Prevalence and correlates of body dysmorphic disorder in health club users in the presence vs absence of eating disorder symptomology

Trott, Mike and Johnstone, James and Firth, Joseph and Grabovac, Igor and McDermott, Daragh T. and Smith, Lee (2020) Prevalence and correlates of body dysmorphic disorder in health club users in the presence vs absence of eating disorder symptomology. Eating and Weight Disorders - Studies on Anorexia, Bulimia and Obesity. ISSN 1590-1262

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Purpose: Body dysmorphic disorder (BDD) has been consistently linked with eating disorders, however studies that stratify associations between BDD in subjects with and without eating disorder symptomology are sparse. It was, therefore, the aim of this study to assess correlates of BDD (including social media use, motivations for exercise, exercise addiction, and sexuality) stratified by eating disorder symptomology. Methods: Cross-sectional study of 1665 health club users recruited online completed a battery of surveys. BDD prevalence rates were calculated and logistic regression models were created in two sub-samples: indicated or no-indicated eating disorder symptomology. Results: The key findings showed the prevalence of BDD in participants with indicated-eating disorder symptomology was significantly higher than in participants without indicated-eating disorder symptomology, yielding an odds ratio of 12.23. Furthermore, several correlates were associated with BDD only participants with an absence of eating disorder symptomology (gender, BMI, exercise addiction, exercising for mood improvement, attractiveness and tone), with others being significantly associated with BDD in participants in the presence of indicated eating disorders symptomology (exercising for health and enjoyment, relationship status, and ethnicity). Conclusions: This study provides more evidence of the complex relationship that exists between BDD and eating disorders. Furthermore, it is recommended that practitioners working with BDD subjects should screen for eating disorders due to the high morbidity associated with eating disorders. Level of evidence: Level III: case-control analytic study.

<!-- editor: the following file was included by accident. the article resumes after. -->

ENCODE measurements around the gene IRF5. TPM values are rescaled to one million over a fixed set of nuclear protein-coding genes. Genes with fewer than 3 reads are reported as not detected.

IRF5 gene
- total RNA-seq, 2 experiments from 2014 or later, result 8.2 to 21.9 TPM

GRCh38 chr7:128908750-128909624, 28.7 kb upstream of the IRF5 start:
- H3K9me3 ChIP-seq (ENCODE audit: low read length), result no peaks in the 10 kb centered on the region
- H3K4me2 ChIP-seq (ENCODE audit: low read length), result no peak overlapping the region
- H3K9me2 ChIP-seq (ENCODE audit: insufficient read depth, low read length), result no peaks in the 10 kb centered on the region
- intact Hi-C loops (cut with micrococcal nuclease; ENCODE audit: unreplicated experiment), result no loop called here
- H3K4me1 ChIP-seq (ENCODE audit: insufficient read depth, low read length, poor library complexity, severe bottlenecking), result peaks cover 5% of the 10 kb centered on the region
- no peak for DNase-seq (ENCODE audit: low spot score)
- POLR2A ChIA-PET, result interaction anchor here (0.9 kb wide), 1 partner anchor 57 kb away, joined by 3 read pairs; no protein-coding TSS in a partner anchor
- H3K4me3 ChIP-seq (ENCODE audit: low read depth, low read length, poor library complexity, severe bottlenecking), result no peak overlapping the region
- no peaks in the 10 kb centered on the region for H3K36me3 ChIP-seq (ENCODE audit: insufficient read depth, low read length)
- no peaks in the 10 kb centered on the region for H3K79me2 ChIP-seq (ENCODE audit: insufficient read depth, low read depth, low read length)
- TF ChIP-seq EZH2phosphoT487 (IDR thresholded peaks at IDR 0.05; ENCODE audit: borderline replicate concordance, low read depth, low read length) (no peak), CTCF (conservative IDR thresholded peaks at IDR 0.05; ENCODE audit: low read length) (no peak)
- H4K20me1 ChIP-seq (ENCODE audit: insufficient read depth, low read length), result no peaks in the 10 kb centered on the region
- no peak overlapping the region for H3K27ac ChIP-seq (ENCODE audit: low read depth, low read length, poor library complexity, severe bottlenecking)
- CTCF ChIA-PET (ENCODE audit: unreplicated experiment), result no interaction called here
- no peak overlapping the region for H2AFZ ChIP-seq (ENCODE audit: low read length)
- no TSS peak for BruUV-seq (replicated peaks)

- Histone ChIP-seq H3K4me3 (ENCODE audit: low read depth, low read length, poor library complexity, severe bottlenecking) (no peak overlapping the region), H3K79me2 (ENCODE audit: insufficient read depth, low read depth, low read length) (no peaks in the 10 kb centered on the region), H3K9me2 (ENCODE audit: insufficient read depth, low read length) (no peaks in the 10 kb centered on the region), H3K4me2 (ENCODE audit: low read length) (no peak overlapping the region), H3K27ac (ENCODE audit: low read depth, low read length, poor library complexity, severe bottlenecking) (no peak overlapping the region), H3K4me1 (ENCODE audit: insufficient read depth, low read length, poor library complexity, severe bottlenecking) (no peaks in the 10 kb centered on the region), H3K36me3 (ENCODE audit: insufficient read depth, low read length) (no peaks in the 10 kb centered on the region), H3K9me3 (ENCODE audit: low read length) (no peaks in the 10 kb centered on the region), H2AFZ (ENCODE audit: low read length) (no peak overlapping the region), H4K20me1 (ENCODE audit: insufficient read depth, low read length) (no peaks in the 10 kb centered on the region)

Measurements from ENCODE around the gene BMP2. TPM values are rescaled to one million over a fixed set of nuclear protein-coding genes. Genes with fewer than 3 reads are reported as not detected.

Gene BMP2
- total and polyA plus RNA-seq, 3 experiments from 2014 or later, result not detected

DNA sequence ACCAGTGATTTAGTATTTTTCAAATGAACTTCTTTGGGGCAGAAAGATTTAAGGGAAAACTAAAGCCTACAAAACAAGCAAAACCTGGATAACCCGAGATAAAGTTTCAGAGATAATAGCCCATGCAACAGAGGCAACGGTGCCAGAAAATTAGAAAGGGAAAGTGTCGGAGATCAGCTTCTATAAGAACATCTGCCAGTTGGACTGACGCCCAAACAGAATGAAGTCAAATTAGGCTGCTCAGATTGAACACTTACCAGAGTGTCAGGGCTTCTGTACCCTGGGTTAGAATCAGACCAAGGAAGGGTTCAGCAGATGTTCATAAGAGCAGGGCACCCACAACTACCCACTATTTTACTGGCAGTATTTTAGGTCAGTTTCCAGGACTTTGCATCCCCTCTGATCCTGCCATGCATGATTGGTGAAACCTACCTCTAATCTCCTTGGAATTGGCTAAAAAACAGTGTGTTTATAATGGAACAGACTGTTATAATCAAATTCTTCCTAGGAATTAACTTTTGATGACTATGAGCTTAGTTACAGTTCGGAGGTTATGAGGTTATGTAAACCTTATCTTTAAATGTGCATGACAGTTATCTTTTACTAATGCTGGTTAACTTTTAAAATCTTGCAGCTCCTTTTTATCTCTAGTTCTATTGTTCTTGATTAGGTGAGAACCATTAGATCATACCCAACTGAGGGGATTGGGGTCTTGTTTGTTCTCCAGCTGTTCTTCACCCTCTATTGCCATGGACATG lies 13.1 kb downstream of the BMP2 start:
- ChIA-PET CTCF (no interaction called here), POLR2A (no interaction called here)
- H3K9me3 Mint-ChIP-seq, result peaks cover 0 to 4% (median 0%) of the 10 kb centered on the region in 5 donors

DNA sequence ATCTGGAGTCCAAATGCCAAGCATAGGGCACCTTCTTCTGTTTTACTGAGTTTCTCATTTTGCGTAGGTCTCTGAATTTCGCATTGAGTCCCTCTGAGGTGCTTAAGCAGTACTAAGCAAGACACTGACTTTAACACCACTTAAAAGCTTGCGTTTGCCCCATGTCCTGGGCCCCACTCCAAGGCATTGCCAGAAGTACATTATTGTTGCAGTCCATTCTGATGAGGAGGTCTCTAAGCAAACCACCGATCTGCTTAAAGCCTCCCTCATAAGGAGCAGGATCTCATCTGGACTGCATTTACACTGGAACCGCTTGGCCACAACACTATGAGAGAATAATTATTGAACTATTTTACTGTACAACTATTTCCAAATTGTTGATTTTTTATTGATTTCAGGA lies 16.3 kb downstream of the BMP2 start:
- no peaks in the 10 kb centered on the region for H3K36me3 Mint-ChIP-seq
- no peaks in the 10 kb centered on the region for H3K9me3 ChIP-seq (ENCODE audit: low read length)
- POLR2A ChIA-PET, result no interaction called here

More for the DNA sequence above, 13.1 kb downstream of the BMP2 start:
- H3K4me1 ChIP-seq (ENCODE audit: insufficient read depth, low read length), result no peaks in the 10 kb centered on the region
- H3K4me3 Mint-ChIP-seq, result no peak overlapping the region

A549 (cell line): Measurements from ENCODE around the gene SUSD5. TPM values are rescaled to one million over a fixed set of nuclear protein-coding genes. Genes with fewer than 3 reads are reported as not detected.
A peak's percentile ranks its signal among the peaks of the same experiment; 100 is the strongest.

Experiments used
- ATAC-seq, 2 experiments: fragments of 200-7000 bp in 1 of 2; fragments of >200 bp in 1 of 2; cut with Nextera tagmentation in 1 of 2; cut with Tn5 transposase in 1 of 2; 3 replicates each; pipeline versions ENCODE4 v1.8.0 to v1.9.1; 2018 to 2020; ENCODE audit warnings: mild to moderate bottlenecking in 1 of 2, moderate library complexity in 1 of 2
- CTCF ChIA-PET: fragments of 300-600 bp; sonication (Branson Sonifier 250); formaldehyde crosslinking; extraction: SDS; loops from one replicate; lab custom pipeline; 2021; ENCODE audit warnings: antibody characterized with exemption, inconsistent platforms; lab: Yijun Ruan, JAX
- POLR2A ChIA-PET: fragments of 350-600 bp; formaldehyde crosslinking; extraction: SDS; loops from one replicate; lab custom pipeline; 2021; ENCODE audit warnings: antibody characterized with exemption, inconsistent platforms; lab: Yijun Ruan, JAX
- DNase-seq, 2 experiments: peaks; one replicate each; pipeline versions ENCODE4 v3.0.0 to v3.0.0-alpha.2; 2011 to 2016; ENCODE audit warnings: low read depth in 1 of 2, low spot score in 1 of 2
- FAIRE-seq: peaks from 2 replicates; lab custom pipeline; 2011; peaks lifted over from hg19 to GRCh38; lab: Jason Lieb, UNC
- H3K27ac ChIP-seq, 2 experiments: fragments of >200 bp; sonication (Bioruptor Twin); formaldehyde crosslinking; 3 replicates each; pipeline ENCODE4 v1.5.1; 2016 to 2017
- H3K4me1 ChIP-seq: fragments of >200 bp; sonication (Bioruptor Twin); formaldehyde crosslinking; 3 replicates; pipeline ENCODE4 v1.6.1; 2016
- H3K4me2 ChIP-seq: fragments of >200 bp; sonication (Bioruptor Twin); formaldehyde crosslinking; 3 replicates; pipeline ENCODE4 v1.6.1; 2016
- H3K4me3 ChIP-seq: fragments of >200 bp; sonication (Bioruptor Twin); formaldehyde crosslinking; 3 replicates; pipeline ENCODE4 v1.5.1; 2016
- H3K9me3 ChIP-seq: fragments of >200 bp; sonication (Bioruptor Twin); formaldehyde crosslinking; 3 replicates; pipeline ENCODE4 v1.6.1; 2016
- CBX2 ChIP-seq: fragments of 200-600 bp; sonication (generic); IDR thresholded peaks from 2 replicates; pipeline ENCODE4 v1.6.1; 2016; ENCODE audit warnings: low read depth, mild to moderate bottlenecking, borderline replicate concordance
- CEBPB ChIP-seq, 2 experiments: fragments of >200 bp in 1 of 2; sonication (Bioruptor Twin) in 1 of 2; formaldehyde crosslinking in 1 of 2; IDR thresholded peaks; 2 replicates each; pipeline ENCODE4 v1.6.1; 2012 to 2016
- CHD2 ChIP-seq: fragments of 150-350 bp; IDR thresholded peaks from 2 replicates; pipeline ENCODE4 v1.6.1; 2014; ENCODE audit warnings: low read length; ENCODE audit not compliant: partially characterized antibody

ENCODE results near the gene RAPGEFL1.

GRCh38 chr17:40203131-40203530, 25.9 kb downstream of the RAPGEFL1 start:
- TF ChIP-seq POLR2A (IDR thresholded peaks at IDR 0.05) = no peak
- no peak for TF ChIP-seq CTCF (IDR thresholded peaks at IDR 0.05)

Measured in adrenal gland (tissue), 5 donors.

Item Type: Journal Article
Keywords: body dysmorphic disorder, eating disorder, exercise addiction, social media, sexuality, exercise motivation
Faculty: Faculty of Science & Engineering
SWORD Depositor: Symplectic User
Depositing User: Symplectic User
Date Deposited: 09 Sep 2020 15:34
Last Modified: 20 Jan 2021 11:34

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